\begin{align} (-1)^N = (-1)^n = \left(\frac{a}{p}\right). \end{align}

$\square$

Theorem (Quadratic Reciprocity): Suppose that p and q are distinct odd prime numbers. Then we have

$\displaystyle \left(\frac{p}{q}\right)\left(\frac{q}{p}\right) = (-1)^{\left(\frac{p-1}{2}\right)\left(\frac{q-1}{2}\right)} = \left\{\begin{array}{rl}1,&\mbox{ if }p \equiv 1 \mod{4} \mbox{ or } q \equiv 1 \mod{4}\\-1,&\mbox{ if }p \equiv q \equiv 3 \mod{4}.\end{array}\right.$

Our proof technique will be a little unusual. Basically, we'll use geometry to prove that the quantity

(16)
\begin{align} \frac{p-1}{2}\frac{q-1}{2}= \sum_{y_0=1}^{\frac{q-1}{2}} \left\lfloor \frac{py_0}{q}\right\rfloor + \sum_{x_0=1}^{\frac{p-1}{2}} \left\lfloor \frac{qx_0}{p}\right\rfloor. \end{align}

Why is this important? Well, Eisenstein's Lemma says that

(17)
\begin{split} \left(\frac{q}{p}\right) &= (-1)^{\sum_{y_0=1}^{\frac{p-1}{2}} \left\lfloor \frac{qy_0}{p}\right\rfloor}\\ &\mbox{ and }\\ \left(\frac{p}{q}\right) &= (-1)^{\sum_{x_0=1}^{\frac{q-1}{2}} \left\lfloor \frac{px_0}{q}\right\rfloor}. \end{split}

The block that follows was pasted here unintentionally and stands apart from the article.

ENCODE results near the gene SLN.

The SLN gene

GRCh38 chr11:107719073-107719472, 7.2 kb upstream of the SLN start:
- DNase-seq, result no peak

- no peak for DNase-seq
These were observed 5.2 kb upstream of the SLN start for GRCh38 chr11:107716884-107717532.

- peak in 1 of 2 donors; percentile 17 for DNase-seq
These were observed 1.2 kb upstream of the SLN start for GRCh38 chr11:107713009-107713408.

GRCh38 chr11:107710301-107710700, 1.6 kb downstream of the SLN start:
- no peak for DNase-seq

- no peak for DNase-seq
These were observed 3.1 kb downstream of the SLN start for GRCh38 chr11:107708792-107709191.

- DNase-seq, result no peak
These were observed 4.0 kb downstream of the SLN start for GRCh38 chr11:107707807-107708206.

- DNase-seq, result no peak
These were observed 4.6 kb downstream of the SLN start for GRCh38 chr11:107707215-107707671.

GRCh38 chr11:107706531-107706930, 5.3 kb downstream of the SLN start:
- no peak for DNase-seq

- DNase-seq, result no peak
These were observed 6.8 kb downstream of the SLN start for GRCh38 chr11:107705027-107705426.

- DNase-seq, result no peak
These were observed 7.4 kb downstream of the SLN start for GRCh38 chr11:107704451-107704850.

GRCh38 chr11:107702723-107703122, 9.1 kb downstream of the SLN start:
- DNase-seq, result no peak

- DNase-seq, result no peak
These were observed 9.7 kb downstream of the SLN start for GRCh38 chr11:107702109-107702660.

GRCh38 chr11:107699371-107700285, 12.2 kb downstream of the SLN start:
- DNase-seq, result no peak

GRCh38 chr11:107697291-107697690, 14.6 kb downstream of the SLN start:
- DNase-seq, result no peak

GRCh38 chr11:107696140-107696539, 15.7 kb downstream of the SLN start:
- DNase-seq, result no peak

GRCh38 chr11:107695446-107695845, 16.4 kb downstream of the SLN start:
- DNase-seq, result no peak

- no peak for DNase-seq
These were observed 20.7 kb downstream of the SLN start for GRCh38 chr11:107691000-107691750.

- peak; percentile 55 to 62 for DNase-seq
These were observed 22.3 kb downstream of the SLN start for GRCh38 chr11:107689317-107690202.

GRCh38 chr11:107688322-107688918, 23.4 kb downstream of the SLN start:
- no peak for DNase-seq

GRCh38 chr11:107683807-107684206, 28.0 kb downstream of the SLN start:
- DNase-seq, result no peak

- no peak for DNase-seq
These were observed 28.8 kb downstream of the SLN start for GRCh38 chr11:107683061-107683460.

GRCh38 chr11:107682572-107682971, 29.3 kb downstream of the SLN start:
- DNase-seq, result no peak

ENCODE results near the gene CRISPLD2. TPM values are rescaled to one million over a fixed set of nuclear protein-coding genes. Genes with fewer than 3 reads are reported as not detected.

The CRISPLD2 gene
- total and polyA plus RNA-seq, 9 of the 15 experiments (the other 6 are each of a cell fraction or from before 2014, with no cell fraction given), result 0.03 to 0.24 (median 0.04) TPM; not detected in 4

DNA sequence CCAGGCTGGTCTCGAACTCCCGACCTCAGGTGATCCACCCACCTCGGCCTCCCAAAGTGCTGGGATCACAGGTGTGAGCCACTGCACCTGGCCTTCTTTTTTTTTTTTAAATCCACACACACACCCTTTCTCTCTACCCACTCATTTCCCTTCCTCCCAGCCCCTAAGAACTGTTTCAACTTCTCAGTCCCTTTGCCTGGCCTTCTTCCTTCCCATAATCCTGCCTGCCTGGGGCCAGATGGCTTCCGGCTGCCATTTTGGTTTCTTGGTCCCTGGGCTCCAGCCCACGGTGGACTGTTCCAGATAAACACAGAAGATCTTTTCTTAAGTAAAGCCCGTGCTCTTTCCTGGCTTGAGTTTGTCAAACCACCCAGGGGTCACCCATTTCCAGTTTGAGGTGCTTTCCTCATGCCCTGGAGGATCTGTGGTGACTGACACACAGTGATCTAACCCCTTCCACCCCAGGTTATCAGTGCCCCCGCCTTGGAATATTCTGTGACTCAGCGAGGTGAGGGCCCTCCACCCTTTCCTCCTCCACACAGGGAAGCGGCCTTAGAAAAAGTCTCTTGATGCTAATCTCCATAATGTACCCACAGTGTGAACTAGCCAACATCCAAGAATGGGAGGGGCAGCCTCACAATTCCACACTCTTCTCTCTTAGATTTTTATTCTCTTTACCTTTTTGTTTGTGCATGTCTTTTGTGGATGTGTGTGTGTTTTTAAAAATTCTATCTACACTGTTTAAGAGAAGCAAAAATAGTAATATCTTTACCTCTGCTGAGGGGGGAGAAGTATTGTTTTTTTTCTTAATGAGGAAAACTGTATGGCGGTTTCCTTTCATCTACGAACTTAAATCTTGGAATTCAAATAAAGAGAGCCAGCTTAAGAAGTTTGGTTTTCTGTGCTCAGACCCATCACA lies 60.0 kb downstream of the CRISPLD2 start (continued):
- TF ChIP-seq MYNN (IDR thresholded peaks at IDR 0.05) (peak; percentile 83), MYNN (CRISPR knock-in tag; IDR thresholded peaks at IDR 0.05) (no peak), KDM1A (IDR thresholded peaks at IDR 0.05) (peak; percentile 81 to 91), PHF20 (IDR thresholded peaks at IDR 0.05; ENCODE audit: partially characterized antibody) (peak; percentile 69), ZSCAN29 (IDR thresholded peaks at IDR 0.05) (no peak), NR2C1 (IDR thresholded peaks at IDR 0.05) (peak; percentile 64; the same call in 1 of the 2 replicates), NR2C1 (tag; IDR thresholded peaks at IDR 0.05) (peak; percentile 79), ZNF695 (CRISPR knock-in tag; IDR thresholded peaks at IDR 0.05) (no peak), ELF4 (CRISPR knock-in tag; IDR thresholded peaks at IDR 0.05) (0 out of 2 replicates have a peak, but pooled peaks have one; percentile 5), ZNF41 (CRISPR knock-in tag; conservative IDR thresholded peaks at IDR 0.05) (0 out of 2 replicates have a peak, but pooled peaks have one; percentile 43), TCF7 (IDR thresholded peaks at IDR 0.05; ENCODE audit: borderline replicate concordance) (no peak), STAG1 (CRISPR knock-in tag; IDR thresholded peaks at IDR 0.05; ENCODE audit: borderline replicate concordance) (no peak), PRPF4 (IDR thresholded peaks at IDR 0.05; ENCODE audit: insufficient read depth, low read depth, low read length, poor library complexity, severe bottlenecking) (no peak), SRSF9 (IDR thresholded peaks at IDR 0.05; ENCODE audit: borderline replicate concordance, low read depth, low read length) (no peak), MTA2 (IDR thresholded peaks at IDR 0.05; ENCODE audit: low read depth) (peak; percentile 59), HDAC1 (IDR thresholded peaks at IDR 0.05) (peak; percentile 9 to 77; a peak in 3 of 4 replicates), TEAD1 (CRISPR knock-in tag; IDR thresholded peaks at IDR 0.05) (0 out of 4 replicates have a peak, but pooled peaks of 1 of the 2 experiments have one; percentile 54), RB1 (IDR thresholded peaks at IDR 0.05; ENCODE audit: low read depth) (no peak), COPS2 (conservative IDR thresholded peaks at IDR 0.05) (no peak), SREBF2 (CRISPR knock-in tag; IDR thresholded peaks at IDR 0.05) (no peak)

Hence if we can prove Equation (16), then we'll know

(18)
\begin{split} \left(\frac{q}{p}\right)\left(\frac{p}{q}\right) &= (-1)^{\sum_{y_0=1}^{\frac{p-1}{2}} \left\lfloor \frac{qy_0}{p}\right\rfloor}(-1)^{\sum_{x_0=1}^{\frac{q-1}{2}} \left\lfloor \frac{px_0}{q}\right\rfloor}\\ &= (-1)^{\sum_{y_0=1}^{\frac{p-1}{2}} \left\lfloor \frac{qy_0}{p}\right\rfloor+\sum_{x_0=1}^{\frac{q-1}{2}} \left\lfloor \frac{px_0}{q}\right\rfloor}\\ &=(-1)^{\frac{q-1}{2}\frac{p-1}{2}}, \end{split}

which is exactly what we want to prove.

Proposition: For distinct odd primes p and q, Equation (16) is true.

Proof:

Our technique will be to use geometry to equate these two quantities. We'll start by drawing a grid that is $\frac{p}{2}$ units long and $\frac{q}{2}$ units tall. Here's a picture of the grid:

Now we'll show both sides of Equation (16) are the same by showing that each side of the equation represents a distinct way of counting the lattice points inside the same region. The lattice points are those points where both the x- and y-coordinates are integers, except that we won't count lattice points that are 0 in either the x- or y-coordinate.